Although I have not reported on any of the earlier episodes, I have been watching the series in order, and this is the first time I can definitively say the people in charge have gotten their acts together. The case is simple but coherent, there are a lot fewer scenes of cars driving endlessly around in this one, and much less padding of the running time with the camera following people along as they’re quietly strolling from one place to another.

   But the big thing I noticed in this one is the comfortable feeling the regular players have reached in interacting with each other. Garner’s natural good-looking charm and his occasional sheepish grin are also in full force in this one.

CARROLL JOHN DALY “Corpse & Co.” Novelette. Race Williams. First published in Dime Detective Magazine, February 1936. Added later (see comments #7 and #13): Collected in The Adventures of Race Williams (Mysterious Press, trade paperback, 1989), and in Just Another Stiff, The Collected Hard-Boiled Stories of Race Williams, Volume 5 (Steeger Books, 2019).

INTRO: This pulp fiction PI review has been excerpted from a column I did for the April/May/June, 1979 issue of The Not So Private Eye, a fanzine published by Andy Jaysnovitch for several years in the late 70s. In this particular column, titled “Speaking of Pulp,” I dissected, if you will, the complete February issue of Dime Detective Magazine. It was a long column, so I’ve decided to break it up and post it here story by story.

   And so with no further ado, here’s what I had to say about story Number One:
   The lead novel is a Race Williams yarn, written by a name you should recognize. The story is entitled “Corpse & Co.”, and it’s written of course by Carroll John Daly. It’s called a novel on the contents page out of courtesy only, for it runs only 33 pages long. Still, in terms of actual wordage, my calculator works that out to be the equivalent of 70 to 75 pages of today’s average hardcover novel. So call it a third of a novel.

   And it reads that way as well. Maybe I have bad luck whenever I pick up a pulp to read a Daly story in it. His stories, whether a Race Williams adventure like this one, a Satan Hall yarn, or whatever, they always seem as though they were installments of unannounced serials. What I mean is I get the idea that a series of connected Daly stories would follow in consecutive issues of a given magazine, each supposedly complete in themselves, but always seeming to begin in the middle of a plot, and never winding up the loose ends completely. I’ve never taken the time to check this out, and so perhaps I stand to be corrected.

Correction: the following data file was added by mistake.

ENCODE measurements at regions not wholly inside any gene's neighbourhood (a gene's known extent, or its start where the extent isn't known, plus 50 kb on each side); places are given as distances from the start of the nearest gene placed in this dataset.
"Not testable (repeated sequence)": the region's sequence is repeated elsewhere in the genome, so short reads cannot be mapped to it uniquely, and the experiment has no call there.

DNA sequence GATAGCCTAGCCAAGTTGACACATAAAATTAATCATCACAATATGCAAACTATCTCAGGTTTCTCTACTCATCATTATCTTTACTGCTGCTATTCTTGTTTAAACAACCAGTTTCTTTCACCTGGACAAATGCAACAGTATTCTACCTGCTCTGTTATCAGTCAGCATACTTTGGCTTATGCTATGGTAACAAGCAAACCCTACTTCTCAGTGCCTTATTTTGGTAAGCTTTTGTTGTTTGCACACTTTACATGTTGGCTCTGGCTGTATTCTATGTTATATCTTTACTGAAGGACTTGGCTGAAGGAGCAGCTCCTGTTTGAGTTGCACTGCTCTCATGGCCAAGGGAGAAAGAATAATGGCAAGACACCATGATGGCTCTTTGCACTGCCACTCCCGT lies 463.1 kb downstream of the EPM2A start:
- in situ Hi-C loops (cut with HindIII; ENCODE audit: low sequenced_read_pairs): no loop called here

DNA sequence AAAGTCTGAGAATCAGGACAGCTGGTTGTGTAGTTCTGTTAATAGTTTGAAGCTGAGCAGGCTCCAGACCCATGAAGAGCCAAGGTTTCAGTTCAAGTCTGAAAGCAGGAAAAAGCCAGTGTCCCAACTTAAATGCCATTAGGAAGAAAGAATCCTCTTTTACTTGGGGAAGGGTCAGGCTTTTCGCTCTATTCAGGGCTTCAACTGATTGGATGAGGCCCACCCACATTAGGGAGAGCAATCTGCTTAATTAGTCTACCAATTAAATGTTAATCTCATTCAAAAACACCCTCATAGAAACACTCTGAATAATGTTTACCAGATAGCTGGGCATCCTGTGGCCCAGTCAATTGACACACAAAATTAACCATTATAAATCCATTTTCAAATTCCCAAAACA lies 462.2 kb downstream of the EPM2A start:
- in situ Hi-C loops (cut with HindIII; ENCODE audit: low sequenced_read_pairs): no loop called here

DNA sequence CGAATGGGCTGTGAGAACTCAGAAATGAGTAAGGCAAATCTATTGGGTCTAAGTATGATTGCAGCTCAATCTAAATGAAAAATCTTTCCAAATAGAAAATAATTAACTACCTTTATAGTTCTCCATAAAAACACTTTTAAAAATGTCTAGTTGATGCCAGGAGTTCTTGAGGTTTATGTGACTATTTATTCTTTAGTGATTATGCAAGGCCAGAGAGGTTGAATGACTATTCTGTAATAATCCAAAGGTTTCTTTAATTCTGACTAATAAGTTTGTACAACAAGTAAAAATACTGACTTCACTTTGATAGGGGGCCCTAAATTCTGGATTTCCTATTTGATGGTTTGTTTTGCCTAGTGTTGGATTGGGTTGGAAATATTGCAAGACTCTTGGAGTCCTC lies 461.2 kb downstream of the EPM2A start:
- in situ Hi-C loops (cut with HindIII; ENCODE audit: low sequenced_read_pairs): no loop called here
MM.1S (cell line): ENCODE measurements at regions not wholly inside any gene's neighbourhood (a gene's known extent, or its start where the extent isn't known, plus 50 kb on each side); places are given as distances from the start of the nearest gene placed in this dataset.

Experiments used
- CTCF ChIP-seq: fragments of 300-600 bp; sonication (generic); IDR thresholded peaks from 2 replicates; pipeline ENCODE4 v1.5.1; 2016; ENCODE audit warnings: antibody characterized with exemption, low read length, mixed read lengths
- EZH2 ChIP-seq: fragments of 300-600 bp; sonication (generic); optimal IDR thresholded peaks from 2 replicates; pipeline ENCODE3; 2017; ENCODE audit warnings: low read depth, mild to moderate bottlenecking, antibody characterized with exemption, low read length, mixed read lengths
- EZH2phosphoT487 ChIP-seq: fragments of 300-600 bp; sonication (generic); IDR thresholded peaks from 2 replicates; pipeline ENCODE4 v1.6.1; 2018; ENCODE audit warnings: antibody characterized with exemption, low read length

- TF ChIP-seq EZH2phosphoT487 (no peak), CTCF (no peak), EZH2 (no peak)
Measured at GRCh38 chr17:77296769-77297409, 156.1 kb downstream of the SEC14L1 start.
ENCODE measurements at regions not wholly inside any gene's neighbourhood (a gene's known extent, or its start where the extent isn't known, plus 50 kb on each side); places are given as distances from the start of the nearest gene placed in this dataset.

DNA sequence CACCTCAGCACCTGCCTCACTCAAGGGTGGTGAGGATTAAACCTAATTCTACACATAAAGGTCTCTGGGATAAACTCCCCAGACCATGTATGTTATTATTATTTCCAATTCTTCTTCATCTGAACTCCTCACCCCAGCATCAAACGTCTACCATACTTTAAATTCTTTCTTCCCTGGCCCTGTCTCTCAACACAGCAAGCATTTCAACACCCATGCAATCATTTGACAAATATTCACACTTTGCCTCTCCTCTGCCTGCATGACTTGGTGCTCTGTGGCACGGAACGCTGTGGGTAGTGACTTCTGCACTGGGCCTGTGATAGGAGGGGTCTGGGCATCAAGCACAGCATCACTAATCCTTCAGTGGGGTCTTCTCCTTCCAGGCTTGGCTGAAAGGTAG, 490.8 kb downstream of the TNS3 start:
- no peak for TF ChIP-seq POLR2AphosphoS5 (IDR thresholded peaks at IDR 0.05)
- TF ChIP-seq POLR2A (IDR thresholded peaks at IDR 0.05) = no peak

Anyway, the focus of all the action this time around is a previous case in which the bodies that Williams so happily provided in the final scene were conveniently disposed of by one Gentle Jim Corrigan. To avoid bringing in the feds, and to save Mary Morse’s business and reputation, Williams agreed to this course of action. Of course that leave Miss Morse open to a bit of blackmail, and that’s this story. Since her jewelry business is still floundering, Race refuses her case at first (no dough in it), until he’s forced to take it when the blackmailer gets the bright idea that Williams will make a handy target for tommy-gun practice and is better off dead just on general principles.

   As a prime example of the supreme self-appointed vigilante, Race Williams was probably the founder of that particular school of tough private eyes. Mike Hammer turned out to be a more than willing student of his a number of years later, with the principal difference being that Hammer has never yet turned a willing dame down. Florence Drummond, alias The Flame, says to Williams, “Brains are something you haven’t got.” Mary Morse is in love with him, and he treats it as a minor complication.

   Dirty Harry, of movie fame, is another who shoots first, in the name of the law, and worries about the law,only afterwards. But while Race Williams lives by his guns, and that’s the extent of the story. Not much is said about constitutional law and the rights of criminals here. Here’s the last line: “When better corpses are made, Race Williams will make them.”

THE NARROW MARGIN. RKO Radio Pictures, 1952. Charles McGraw, Marie Windsor, Jacqueline White. Directed by Richard Fleischer.

   A cop from Los Angeles goes to Chicago to bring back a key witness in a grand jury investigation. The woman, the widow of a slain mobster, has a copy of the payoff list, and the syndicate is going all out to stop her from testifying.

   Most of the movie takes place on a train heading back to the Coast, As the cop, McGraw talks tough, and for the most part, although no great thinker, he can back it up. Marie Windsor is even better in her part, and I think I’d have given her another ending.

– Reprinted from Movie.File.2, June 1980.




KINKY FRIEDMAN – The Love Song of J. Edgar Hoover.  The Kinkster #9, Simon & Schuster,  hardcover, 1996. Ballantine, paperback, 1997.

   Reviewing Kinky Friedman is a tough row to hoe. So much of his appeal is in the flavor, and flavors are about as hard to describe with words as emotions. You’ve just got to taste it know if you like it

   Kinky’s problems begin when a woman comes to him with a tale of a missing husband she wants him to find. She was referred to him by a friend, and being at loose ends, as he generally is, he decides to see what he can do. He finds that she’s involved in unexpected ways with more than one of his friends, and that the real story is both elusive and complex. Before it’s over, he’s been shot at in Washington, set on fire in Chicago, and confused everywhere.

   What can I say? Nothing I haven’t said before, I’m sure. If you like Friedman’s books, you like them for his thoroughly  irreverent and politically incorrect attitude, and his wry, telling, and amusing way with one-liners and aphorisms. The man is stone funny, or at least is to me; I know people who can’t abide him in the smallest of doses.

   His plots more often than not aren’t , or at best are farcical. You don’t read Kinky for plots. You read him for characters, and his books are filled with colorful ones. I go back to what I started with: you just have to try him and see.

— Reprinted from Ah Sweet Mysteries #26, July 1996.